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Alvie James HALE, Petitioner, v. The STATE of Oklahoma, Respondent.
OPINION DENYING POST-CONVICTION RELIEF
Petitioner Alvie James Hale has appealed to this Court from an order of the District Court of Pottowatomie County denying his application for post-conviction relief in Case No. CRF-84-208. Petitioner's first degree murder conviction and death sentence were affirmed by this Court in Hale v. State, 750 P.2d 130 (Okl.Cr.1988). The United States Supreme Court subsequently denied a Petition for Certiorari. See Hale v. Oklahoma, 488 U.S. 878, 109 S.Ct. 195, 102 L.Ed.2d 164 (1988). Petitioner's first application for post-conviction relief was denied by the District Court and a subsequent appeal of that denial was affirmed by this Court in Hale v. State, 807 P.2d 264 (Okl.Cr.1991). A second Petition for Certiorari filed with the United States Supreme Court was denied in Hale v. Oklahoma, 502 U.S. 902, 112 S.Ct. 280, 116 L.Ed.2d 231 (1991). A second application for post-conviction relief was filed by Petitioner in the District Court and relief was denied. It is that denial which Petitioner now appeals.
The Post-Conviction Procedure Act sets forth the procedures for a defendant to challenge his or her conviction and sentence after resolution of the direct appeal. 22 O.S.1991, § 1080-1089.1 All grounds for relief must be raised in the original, supplemental or amended application unless the petitioner shows sufficient reason why a ground for relief was not previously asserted or a sufficient reason why a ground for relief was inadequately raised in a prior application. The Post-Conviction Procedure Act is not intended to provide a second appeal. Fox v. State, 880 P.2d 383, 384 (Okl.Cr.1994); Ellington v. Crisp, 547 P.2d 391, 393 (Okl.Cr.1976). This Court will not consider an issue which was raised on direct appeal and is therefore barred by res judicata, nor will we consider an issue which has been waived because it could have been raised on direct appeal but was not. Mann v. State, 856 P.2d 992, 993 (Okl.Cr.1993), cert. denied, 511 U.S. 1100, 114 S.Ct.1869, 128 L.Ed.2d 490 (1994); Hale v. State, 807 P.2d at 266-67. Therefore, we will not address Petitioner's propositions which are barred by waiver or res judicata. This includes proposition of error number three wherein Petitioner argues that he was subjected to double jeopardy as a result of his federal conviction for extortion and his state conviction of kidnapping for purposes of extortion. This allegation was raised and addressed on direct appeal. Therefore, further consideration of the issue is barred by res judicata.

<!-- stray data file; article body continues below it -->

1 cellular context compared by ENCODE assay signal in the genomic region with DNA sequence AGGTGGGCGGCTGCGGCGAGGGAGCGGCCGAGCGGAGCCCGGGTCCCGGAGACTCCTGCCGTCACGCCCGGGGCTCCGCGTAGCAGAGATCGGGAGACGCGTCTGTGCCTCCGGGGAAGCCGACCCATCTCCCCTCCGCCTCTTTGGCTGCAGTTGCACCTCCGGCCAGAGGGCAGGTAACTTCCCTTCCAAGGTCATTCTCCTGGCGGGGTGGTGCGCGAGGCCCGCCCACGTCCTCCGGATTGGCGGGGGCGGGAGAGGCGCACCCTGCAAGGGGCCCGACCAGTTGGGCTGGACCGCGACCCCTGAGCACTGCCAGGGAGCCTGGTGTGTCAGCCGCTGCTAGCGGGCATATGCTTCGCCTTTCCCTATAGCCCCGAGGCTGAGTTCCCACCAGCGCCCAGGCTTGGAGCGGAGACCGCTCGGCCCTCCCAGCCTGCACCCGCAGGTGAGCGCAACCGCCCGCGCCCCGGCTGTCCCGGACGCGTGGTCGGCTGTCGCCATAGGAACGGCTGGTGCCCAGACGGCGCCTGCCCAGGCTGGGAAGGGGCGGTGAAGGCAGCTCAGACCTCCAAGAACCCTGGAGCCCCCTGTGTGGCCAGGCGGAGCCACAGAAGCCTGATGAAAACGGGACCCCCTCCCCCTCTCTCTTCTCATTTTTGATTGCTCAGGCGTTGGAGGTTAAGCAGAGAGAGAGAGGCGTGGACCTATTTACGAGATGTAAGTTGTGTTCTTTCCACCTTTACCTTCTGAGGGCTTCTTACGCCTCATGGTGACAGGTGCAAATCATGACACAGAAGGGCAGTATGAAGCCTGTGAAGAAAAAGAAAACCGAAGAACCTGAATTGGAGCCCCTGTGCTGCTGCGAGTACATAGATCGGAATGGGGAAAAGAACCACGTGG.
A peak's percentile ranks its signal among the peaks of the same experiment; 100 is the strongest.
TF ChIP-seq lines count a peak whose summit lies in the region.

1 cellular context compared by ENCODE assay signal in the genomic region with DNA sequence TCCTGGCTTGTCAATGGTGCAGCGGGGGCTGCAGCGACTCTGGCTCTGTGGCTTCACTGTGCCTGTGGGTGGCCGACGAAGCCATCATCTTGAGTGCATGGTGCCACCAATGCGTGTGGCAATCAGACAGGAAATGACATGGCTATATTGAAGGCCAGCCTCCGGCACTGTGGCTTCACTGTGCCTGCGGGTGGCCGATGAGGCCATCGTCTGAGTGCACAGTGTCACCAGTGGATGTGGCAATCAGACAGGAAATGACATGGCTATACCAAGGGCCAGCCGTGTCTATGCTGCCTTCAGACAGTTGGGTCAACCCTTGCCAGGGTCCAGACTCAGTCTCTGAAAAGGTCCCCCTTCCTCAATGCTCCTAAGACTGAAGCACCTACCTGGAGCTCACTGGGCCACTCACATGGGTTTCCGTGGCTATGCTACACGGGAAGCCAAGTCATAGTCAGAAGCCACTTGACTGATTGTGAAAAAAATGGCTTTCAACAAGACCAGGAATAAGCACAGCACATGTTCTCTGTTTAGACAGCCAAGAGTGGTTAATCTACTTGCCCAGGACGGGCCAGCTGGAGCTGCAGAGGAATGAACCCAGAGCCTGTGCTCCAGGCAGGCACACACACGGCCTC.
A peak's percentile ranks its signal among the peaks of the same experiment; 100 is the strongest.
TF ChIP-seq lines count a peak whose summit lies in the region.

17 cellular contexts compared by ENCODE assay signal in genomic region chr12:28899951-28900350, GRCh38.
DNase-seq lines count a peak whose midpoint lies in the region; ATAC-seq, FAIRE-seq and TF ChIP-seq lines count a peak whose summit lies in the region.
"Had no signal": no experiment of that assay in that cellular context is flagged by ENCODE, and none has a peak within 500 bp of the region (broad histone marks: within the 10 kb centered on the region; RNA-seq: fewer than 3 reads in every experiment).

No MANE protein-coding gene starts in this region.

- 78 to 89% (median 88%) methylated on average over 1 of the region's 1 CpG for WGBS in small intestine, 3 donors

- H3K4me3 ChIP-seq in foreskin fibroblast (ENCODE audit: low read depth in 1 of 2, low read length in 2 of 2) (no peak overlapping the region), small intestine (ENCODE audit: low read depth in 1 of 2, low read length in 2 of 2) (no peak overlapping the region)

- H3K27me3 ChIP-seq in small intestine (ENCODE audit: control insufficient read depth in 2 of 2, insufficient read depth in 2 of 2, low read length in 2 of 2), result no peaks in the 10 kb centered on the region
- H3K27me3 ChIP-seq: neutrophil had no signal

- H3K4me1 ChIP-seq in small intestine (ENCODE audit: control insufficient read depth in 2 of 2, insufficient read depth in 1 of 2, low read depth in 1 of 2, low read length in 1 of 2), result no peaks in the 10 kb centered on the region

In his first and second propositions of error, Petitioner contends that intervening changes in the law since his direct appeal warrant reversal of his conviction and sentence. In his first proposition of error, Petitioner asserts reversal is warranted because he was given the flight instruction condemned by this Court in Mitchell v. State, 876 P.2d 682, 685-86 (Okl.Cr.1993). He contends the instruction given in his case violated his fundamental right to the presumption of innocence.
In his second proposition of error, Petitioner asserts that the provisions of Hunter v. State, 829 P.2d 64 (Okl.Cr.1992) were violated by the State's filing of an Amended Bill of Particulars immediately prior to trial. He contends the late filing violated his constitutional right to adequate notice of the aggravating circumstances alleged against him. As discussed below, both issues involve new rules of criminal procedure which will not be applied retroactively to cases in which a final decision has been rendered nor to cases pending on collateral review at the time the new rule is laid down.
An intervening change in constitutional law which impacts the judgment and sentence has been held a sufficient reason for not previously asserting a claim for relief. Stewart v. State, 495 P.2d 834, 836 (Okl.Cr.1972). See also Rojem v. State, 829 P.2d 683, 684 (Okl.Cr.1992); 22 O.S.1991, § 1086. In Rivers v. State, 889 P.2d 288, 291 (Okl.Cr.1994), this Court held that the rule in Mitchell was an interpretation and application of state law and did not create any new constitutional right. This Court could therefore limit the application of the rule and did so holding that it would not be applied retroactively, but prospectively only. Therefore, as Petitioner's appeal has been final for approximately eight (8) years, Mitchell does not apply. Petitioner is not entitled to relief on this ground.
In Hunter v. State, this Court held that in a capital case the State must file the Bill of Particulars prior to or at the arraignment of the defendant. In Thomas v. State, 888 P.2d 522, 527 (Okl.Cr.1994) the Court said that Hunter was a new rule of criminal procedure which did not apply to those cases pending on collateral review at the time the new rule is laid down. As post-conviction is a form of collateral review, Hunter will not be applied on post-conviction. Id. Therefore, Hunter is not applicable to Petitioner's case and relief is denied on this ground.
In his second proposition of error, Petitioner also contends that despite the applicability of Hunter to his case, he has a federal constitutional claim warranting relief. Any further consideration of the issue of the filing of the Bill of Particulars is barred by res judicata as the issue was raised and addressed on direct appeal.